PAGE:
Maybe you are going to set up a crowd funding site to self publish your book or you might be going the traditional route, but no matter what you are doing, don’t tell people when and where and how! I have worked on projects with major production companies and been told we would start filming, writing, or be in production in a year but it turned into three years, and I’ve worked on projects that were supposed to be two years in the making and we were done in six months.
Just let the process take the time it needs and don’t get over your head.
6. Don’t worry about grammar.
I basically kill homophones while writing. Their, there, they’re, thereasaurus-rex, it’s all the same to me! If I got stuck on making sure that I was getting all of my grammar correct while writing, or stressing over the currently trending way to place a comma, I would end up never accomplishing anything. And chances are you wouldn’t either.
There is a reason god invented editors and that is to edit your manuscript. Your job isn’t editing, your job is creating. Professional editors are basically the accountants of the literary world. Now, picking the right editor is important, but guess what, you aren’t the editor! You will never accomplish finishing your book if you freak out about every little detail. But since we are talking about editing…
7. Edit, edit again. Then edit again.
Okay. So, you’ve written out your outline and the first drafts of all your ch apters are finished. You’ve written yourself a certified damn book my friend! You have done everything right. You’ve backed your draft up on your computer, on the cloud, on a thumb drive, time capsule, time machine, and just in case of a solar flare, you’ve got a six hard copies printed out. Now that you’ve done that, its time to realize that your book completely sucks. Sure, you’ve got the bones to your masterpiece but there are whole parts of it that don’t make any sense to anyone but you. You’ve got some major plot holes, and since you didn’t worry about grammar, what you have written might not actually be English.
You need to distribute your book to friends, family, and even one enemy might not hurt. Print them out and give a copy of your manuscript and a red pin to people you trust. Let them butcher your book. Let them ask you questions, point out plot holes, and correct all that grammar you ignored.
Go back to the drawing board and write, re-write, edit, and re-edit. Follow all that good advice about adding more and more to each chapter, every time you sit down in front of your manuscript, you begin to notice that those word counts are going up, those chapters are getting longer, and your Monday night manuscript read through is starting to actually take a pretty long time.
Then you’ve gotta give those manuscripts back out to those same people again and hope their red pens still have ink left!
Repeat one more time.
8. Send it off to the editor.
Once you’ve done all of this hard work, its time to send that little bad boy out to your editor. And you know what you do now? You sit and you wait. That’s right. You leave your editor alone and let them do what they do best, completely destroy your manuscript in every way.
When you finally get your manuscript back from the editor, send it back out to those friends who have already read it, and let them tell you which things the editor changed that they don’t like. Then you begin negotiating with your editor.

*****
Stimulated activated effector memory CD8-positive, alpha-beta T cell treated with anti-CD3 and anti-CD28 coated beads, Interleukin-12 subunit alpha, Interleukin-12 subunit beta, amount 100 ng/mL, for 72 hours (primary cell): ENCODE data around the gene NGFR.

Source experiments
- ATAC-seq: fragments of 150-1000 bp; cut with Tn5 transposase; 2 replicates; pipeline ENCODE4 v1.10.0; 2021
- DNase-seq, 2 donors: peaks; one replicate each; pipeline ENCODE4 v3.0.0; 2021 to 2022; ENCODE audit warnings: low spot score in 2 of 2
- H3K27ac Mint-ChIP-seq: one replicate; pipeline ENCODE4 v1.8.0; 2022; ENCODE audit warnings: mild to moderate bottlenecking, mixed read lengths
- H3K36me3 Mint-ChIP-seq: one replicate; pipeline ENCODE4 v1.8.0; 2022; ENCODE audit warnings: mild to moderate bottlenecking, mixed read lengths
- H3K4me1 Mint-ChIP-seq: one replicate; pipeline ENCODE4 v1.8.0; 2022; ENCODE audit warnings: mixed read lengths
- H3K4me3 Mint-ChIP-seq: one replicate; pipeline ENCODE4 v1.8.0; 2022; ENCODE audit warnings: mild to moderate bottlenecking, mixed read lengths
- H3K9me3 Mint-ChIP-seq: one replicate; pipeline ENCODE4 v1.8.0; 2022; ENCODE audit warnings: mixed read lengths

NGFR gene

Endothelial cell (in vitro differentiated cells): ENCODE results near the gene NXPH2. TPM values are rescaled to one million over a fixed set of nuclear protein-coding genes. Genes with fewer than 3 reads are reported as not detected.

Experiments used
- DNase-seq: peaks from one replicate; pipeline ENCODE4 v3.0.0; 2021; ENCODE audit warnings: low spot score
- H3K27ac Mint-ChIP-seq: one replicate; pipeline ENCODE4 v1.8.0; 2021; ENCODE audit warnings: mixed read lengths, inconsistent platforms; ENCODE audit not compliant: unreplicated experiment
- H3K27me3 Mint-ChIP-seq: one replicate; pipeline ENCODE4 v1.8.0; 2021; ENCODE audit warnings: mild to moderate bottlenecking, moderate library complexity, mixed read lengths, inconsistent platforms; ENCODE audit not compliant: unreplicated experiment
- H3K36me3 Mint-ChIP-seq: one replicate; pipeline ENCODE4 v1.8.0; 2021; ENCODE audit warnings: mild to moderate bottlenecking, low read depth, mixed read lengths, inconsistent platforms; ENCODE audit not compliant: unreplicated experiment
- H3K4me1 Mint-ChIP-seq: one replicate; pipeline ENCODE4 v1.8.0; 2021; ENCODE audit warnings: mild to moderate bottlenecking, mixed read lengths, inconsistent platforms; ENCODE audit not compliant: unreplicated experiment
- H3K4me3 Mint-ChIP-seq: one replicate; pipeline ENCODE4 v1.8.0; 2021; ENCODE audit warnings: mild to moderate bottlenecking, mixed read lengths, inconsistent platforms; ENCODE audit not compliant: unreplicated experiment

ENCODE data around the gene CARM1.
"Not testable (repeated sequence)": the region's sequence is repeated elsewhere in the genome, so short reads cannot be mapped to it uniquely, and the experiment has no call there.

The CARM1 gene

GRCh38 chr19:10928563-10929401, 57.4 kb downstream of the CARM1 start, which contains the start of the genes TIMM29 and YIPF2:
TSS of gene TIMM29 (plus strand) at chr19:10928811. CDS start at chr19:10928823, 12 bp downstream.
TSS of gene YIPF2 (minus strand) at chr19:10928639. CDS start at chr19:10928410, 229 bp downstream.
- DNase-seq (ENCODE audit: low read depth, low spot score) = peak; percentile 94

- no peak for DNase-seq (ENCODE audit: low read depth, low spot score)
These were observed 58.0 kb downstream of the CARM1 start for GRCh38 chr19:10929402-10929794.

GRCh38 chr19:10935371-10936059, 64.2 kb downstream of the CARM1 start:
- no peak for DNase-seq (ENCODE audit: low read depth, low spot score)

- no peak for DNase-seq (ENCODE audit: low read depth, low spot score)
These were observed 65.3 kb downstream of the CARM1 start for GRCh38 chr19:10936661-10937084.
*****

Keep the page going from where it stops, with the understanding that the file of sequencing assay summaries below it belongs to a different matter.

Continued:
Then it’s time to publish that book. Finally!
There is an old story that I tell all the time that deals with the idea essentially there was a man who refused to advertise. He wouldn’t advertise when he was having a sale, when a new product came out, or even just to announce that his business existed in the yellow pages. The only time he purchased advertising was for a going out of business sale.
No one wants to spend money, especially if you feel like you don’t have any to spare! But the saying that you have to spend money to make money is very, very true. Even if you’ve built an amazing social media audience and blog following, there will be certain platforms you don’t excel at. Ultimately, you will have to advertise. Now, I’m sure your book is a masterpiece and everyone will think you’re the next Anne Rice, but even if that is true… no one is going to know it unless you advertise.
One of the best things about blogging is that you can actually monetize your promotions. So, you not only have a platform to sell your book from, you are making money from advertising your own book. It’s pretty amazing. here is a how-to guide on starting and setting up your blog.
Books don’t sell themselves. So, unless you want your mom to be the only person who ever reads it, you better put advertising into your budget.
10. Build an audience. (link over to social media blog.)
Almost all advertising is based upon whatever audience you currently have. Basically, if you have 10 friends on Facebook it means that you have the potential to reach 100 through advertising. Its all based upon the reach of your current social network. If you are going to sell your book and make it successful, your work begins on building a solid social network through every social media stream you can feasibly conquer, all while blogging about it.
That being said, you don’t have to have a monster page with millions of followers in order to make some real money utilizing social media advertising.
If you want to learn how to build a truly solid and loyal social media group, you should check this out.
Well, now you’ve build an audience, taken real time to write your book out, successfully outlined the whole thing, and it has been edited to perfection. You’ve done the hard part! Now its time to get out there and sell your book! One of the best ways to do that is through a successful book tour! Book tours are one of the most rewarding experiences of being a successful author. Meeting people face to face who actually like the stuff you write is pretty cool! Here is a guide to creating a successful and lucrative book tour.